I have a ridiculous memory. I can remember daft things from years ago that make me laugh or cringe or cry. This is both a blessing and a curse.
The first time I read a particular book, heard a song, met a person. The overlaid memories of repeatedly driving a certain route, visiting a shopping centre, walking through the park.
I can remember sitting on a ride-on car and scooting past tall packing boxes in the cellar of the house we moved into when I was eighteen months old, and out of before I turned three.
My memory is causing me problems at the moment, as I’ve brought my baby daughter down south to spend a last week with my mother before I start back to work full time. We moved to this house in 1984, and I can remember the day we moved in. (I got a new book and had a whole box of Maltesers to myself!)
When I look around, each room is overlaid with its past existence, and as I’m feeling a bit emotional about the return to work, the memories are particularly strong.
At 3am I was sitting in the large back bedroom where my daughter is sleeping (or not) and I could see it in all the incarnations I have known. The spare room where the door was hinged so that it opened awkwardly into the room. My grown-up bedroom that I moved into when I turned ten, with the door rehung, a raised Stompa bed and matchy-matchy dusty pink Laura Ashley wallpaper, curtains, and bedding. The bedroom it became, wallpapered with posters of footballers and teen crushes. The bedroom my younger sister moved into when I left for university, painted sunny yellow and featuring a growing collection of gig tickets. The bedroom it is now, still sunny yellow, but with absolutely bare walls for the first time in 20 odd years.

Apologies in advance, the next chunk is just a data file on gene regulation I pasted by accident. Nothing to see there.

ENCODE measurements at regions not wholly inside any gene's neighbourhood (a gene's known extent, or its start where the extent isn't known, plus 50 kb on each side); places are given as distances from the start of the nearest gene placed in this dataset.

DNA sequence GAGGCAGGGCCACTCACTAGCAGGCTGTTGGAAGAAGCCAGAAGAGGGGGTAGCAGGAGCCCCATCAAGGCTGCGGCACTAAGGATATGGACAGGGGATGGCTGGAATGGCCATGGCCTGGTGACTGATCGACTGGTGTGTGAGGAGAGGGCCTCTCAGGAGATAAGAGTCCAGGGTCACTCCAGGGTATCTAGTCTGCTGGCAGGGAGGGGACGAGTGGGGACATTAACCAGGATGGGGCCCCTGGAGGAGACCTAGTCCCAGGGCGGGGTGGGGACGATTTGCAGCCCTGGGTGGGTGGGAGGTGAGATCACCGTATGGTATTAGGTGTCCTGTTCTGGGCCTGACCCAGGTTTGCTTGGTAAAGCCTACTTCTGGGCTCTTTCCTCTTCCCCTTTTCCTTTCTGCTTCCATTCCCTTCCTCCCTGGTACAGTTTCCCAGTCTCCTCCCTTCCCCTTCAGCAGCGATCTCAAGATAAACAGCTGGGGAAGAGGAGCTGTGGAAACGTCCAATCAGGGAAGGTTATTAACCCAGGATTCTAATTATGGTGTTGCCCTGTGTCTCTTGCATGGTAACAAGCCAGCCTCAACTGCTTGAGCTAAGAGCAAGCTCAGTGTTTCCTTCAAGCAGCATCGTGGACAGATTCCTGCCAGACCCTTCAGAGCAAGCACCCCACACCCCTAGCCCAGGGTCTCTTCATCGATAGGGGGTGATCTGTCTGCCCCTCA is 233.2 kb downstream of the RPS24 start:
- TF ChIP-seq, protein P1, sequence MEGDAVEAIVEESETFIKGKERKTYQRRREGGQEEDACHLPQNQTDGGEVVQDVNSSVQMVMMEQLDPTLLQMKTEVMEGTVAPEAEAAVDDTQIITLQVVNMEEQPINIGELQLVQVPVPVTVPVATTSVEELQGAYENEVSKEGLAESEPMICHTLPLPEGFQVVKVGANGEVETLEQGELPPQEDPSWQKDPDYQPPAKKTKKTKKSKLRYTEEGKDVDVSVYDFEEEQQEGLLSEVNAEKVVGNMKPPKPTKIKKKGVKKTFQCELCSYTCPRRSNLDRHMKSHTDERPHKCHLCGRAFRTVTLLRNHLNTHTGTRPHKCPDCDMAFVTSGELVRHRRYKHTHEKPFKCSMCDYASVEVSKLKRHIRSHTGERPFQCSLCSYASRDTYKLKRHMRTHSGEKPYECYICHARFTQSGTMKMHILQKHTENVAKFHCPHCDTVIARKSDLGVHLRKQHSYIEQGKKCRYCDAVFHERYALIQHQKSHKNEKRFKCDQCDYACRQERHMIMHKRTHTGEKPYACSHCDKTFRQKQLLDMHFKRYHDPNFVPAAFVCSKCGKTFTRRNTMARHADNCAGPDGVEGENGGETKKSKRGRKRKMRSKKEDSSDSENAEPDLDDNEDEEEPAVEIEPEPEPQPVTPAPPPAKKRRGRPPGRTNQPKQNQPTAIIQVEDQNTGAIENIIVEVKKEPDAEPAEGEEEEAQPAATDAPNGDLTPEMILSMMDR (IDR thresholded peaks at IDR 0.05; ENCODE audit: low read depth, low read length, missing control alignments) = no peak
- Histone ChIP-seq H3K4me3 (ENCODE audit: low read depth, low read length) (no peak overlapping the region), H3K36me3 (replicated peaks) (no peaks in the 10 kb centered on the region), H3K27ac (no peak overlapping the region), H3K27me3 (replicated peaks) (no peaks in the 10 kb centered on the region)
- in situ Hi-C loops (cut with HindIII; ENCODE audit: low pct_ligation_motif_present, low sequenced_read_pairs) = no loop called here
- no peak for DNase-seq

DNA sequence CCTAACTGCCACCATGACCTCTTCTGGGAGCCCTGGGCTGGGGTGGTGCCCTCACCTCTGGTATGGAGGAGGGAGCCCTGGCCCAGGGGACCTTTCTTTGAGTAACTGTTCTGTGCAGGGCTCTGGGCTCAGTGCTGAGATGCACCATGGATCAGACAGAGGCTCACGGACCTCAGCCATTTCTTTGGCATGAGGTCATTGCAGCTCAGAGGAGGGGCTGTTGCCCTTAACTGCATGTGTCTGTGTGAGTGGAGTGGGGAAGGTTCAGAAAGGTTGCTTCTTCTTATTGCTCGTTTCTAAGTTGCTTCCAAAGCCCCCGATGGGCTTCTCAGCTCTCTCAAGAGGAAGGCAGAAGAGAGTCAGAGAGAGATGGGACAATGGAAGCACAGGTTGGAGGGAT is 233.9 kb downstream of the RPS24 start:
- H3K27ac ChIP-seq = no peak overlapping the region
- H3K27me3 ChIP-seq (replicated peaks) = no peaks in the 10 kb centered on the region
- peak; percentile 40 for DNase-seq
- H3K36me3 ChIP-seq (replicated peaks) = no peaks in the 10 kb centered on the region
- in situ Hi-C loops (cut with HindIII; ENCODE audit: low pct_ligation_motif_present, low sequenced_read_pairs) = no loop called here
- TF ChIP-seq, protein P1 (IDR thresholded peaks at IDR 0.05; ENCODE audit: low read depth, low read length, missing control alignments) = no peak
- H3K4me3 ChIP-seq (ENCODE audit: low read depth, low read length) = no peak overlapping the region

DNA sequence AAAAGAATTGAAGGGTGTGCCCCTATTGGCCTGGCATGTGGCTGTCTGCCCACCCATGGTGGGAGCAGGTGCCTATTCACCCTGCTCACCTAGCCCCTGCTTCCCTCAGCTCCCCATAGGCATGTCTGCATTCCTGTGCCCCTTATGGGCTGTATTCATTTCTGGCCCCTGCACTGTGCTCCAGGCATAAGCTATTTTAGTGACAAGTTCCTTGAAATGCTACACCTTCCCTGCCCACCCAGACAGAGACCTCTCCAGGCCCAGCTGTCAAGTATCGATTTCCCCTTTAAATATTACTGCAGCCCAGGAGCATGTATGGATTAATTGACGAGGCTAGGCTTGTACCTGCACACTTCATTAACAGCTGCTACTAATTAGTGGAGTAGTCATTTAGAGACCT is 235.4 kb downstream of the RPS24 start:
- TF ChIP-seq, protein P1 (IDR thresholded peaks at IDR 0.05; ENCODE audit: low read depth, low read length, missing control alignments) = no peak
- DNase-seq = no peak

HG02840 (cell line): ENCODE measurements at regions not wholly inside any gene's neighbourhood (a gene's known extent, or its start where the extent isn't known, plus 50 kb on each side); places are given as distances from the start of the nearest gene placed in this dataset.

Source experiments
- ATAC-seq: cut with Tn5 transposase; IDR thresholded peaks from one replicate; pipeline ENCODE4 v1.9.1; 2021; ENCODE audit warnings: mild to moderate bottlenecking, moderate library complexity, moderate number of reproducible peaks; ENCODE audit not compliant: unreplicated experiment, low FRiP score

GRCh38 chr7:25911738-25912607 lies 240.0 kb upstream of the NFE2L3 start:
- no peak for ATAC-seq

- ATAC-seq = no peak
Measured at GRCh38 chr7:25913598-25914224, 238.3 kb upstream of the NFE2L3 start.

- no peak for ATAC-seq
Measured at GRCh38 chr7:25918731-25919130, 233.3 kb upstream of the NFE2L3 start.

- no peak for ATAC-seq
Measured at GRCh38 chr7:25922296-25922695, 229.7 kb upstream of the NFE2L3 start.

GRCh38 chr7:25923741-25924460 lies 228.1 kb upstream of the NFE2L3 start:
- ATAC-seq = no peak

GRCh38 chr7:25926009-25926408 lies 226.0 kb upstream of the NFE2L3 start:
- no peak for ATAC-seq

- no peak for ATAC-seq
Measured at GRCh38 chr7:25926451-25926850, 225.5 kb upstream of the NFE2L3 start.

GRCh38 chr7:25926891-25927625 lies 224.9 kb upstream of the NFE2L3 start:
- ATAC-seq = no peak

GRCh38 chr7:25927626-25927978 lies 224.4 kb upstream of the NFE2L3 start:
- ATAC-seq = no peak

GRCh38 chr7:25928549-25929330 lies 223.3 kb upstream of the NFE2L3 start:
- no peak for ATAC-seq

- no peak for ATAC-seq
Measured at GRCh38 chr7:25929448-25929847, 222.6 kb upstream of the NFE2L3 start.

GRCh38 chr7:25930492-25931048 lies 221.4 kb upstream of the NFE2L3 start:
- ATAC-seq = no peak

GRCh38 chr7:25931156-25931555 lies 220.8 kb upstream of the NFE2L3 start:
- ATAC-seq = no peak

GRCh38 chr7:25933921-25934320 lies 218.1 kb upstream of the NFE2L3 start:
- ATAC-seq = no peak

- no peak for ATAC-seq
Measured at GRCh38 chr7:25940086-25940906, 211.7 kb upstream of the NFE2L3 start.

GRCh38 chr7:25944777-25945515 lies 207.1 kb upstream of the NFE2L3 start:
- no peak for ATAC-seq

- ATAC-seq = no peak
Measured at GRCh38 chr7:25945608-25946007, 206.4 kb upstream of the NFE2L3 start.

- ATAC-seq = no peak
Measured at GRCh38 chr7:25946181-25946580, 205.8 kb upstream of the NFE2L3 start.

Today I spent time with a friend who moved in across the road 6 months after we moved in, and whose family moved elsewhere in the town over ten years ago. She’d not been to this house since 2001, but said how strange it felt driving into the road, as though she expected to see us all suddenly younger. I said that it was exactly how I felt when I round the corner on the walk back from the station, that I still expect to see our bikes left in a heap on the grass, and hear a football being kicked repeatedly against a garage wall while a radio plays the Top 40 chart. I can remember us sitting on my bed on New Year’s Eve 1989, and talking about where we would be in ten years for the Millennium, and making promises to be in the same place (we weren’t). Now we both have babies of our own, and both have moments where we’re not quite sure how we got here.
Several years ago, I told my mother about a recurring dream that I tend to have when I’m particularly stressed. I’m in a dark room, and lying in something that feels like a basket or a hammock. I can hear the sounds of a party going on outside the room, a low buzz of voices and occasional laughter. The door opens, and someone comes in and bends over me, and I feel a wave of love.
This dream is actually my earliest memory, it’s of being in my carrycot at one of the many expat parties that my parents went to overseas.
So when I’m leaning over my wakeful daughters cot at 3am, I’m trying to project that wave of love and safety. Because I can’t imagine (at 3am) anything more important than my daughters first memory being one of love.